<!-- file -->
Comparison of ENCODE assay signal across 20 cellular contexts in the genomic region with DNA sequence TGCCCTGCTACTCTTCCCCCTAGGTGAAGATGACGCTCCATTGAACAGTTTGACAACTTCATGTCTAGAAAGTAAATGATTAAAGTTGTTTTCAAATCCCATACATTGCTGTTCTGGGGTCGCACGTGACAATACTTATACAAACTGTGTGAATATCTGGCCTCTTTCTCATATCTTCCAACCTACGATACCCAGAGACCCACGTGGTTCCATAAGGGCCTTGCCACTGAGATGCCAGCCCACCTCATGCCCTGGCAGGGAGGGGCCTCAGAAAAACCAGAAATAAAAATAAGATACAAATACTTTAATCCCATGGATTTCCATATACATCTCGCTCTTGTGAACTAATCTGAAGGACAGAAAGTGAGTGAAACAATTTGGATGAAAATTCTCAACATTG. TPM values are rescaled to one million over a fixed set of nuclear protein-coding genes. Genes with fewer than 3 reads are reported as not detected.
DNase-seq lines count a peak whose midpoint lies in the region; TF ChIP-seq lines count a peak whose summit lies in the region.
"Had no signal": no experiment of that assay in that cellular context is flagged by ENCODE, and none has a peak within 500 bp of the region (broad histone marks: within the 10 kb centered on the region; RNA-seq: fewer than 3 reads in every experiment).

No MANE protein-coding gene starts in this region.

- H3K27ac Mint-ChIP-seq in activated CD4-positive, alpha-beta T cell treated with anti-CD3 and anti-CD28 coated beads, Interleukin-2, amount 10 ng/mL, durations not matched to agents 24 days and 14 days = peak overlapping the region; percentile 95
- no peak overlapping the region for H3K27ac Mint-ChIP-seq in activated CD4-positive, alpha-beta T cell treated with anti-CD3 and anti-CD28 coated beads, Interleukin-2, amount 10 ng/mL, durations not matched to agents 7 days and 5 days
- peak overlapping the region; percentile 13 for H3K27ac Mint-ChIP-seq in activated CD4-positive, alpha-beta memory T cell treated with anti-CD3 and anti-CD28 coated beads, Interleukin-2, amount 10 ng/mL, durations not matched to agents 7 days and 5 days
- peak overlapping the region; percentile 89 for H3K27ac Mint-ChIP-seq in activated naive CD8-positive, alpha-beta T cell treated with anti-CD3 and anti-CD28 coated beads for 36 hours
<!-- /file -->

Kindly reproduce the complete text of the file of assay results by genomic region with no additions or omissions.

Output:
Comparison of ENCODE assay signal across 20 cellular contexts in the genomic region with DNA sequence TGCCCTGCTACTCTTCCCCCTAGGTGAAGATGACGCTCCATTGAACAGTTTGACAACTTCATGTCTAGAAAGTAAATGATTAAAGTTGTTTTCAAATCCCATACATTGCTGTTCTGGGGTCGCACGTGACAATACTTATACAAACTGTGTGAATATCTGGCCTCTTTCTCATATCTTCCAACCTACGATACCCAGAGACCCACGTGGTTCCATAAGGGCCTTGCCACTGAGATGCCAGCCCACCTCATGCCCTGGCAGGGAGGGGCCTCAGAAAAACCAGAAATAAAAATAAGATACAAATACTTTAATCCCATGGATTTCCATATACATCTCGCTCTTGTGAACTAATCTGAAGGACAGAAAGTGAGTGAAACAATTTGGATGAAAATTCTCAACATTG. TPM values are rescaled to one million over a fixed set of nuclear protein-coding genes. Genes with fewer than 3 reads are reported as not detected.
DNase-seq lines count a peak whose midpoint lies in the region; TF ChIP-seq lines count a peak whose summit lies in the region.
"Had no signal": no experiment of that assay in that cellular context is flagged by ENCODE, and none has a peak within 500 bp of the region (broad histone marks: within the 10 kb centered on the region; RNA-seq: fewer than 3 reads in every experiment).

No MANE protein-coding gene starts in this region.

- H3K27ac Mint-ChIP-seq in activated CD4-positive, alpha-beta T cell treated with anti-CD3 and anti-CD28 coated beads, Interleukin-2, amount 10 ng/mL, durations not matched to agents 24 days and 14 days = peak overlapping the region; percentile 95
- no peak overlapping the region for H3K27ac Mint-ChIP-seq in activated CD4-positive, alpha-beta T cell treated with anti-CD3 and anti-CD28 coated beads, Interleukin-2, amount 10 ng/mL, durations not matched to agents 7 days and 5 days
- peak overlapping the region; percentile 13 for H3K27ac Mint-ChIP-seq in activated CD4-positive, alpha-beta memory T cell treated with anti-CD3 and anti-CD28 coated beads, Interleukin-2, amount 10 ng/mL, durations not matched to agents 7 days and 5 days
- peak overlapping the region; percentile 89 for H3K27ac Mint-ChIP-seq in activated naive CD8-positive, alpha-beta T cell treated with anti-CD3 and anti-CD28 coated beads for 36 hours